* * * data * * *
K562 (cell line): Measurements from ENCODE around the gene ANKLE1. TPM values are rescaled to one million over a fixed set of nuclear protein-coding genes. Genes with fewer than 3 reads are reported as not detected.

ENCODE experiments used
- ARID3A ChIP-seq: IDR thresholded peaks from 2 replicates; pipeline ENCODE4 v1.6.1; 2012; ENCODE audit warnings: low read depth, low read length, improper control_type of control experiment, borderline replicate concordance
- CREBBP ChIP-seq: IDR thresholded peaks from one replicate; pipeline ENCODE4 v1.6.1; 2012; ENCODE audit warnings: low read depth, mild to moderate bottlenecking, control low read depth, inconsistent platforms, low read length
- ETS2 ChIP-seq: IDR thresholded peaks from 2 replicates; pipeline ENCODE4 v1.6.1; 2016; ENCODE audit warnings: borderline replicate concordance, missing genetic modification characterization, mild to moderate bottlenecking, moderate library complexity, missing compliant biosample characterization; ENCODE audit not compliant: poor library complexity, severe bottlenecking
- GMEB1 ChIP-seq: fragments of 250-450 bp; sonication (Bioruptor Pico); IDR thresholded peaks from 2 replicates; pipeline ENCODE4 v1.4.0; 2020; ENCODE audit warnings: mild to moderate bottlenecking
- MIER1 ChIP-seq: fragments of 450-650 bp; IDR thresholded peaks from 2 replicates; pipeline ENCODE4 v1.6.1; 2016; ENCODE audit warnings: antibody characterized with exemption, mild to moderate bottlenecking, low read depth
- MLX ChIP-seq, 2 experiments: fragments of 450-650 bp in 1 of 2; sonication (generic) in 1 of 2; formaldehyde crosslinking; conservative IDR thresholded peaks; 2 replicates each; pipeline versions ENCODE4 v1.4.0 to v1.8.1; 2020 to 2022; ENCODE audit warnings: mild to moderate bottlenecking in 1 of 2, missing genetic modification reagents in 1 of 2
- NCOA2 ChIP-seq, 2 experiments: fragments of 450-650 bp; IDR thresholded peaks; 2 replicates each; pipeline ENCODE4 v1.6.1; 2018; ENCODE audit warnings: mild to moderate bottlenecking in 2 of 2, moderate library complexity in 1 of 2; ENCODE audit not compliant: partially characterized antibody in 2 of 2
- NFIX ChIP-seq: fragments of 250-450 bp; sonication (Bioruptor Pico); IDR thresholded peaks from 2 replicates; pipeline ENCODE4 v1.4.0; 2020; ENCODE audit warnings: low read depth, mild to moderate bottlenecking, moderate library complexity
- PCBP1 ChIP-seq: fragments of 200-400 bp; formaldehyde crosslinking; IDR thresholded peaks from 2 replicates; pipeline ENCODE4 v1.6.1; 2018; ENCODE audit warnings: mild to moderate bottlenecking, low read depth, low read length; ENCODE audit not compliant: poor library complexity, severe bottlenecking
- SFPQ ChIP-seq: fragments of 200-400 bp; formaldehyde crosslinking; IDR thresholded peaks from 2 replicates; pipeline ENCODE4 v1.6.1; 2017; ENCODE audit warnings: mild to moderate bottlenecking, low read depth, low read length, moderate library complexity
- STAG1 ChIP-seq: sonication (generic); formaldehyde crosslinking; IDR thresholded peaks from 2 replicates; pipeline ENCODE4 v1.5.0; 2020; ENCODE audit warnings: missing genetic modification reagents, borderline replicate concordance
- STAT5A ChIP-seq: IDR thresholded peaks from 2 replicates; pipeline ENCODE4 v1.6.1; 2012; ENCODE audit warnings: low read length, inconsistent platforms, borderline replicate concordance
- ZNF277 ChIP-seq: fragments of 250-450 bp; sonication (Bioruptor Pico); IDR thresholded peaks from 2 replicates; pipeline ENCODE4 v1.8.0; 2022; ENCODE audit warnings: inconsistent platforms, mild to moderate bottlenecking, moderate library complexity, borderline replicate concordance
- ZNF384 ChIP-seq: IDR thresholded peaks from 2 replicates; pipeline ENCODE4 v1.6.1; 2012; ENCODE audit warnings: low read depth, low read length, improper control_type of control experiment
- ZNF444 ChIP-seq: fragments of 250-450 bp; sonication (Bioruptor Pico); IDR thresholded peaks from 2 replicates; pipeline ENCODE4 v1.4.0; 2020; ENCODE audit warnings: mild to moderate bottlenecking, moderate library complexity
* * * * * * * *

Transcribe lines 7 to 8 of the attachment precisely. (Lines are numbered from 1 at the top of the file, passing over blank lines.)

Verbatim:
- MIER1 ChIP-seq: fragments of 450-650 bp; IDR thresholded peaks from 2 replicates; pipeline ENCODE4 v1.6.1; 2016; ENCODE audit warnings: antibody characterized with exemption, mild to moderate bottlenecking, low read depth
- MLX ChIP-seq, 2 experiments: fragments of 450-650 bp in 1 of 2; sonication (generic) in 1 of 2; formaldehyde crosslinking; conservative IDR thresholded peaks; 2 replicates each; pipeline versions ENCODE4 v1.4.0 to v1.8.1; 2020 to 2022; ENCODE audit warnings: mild to moderate bottlenecking in 1 of 2, missing genetic modification reagents in 1 of 2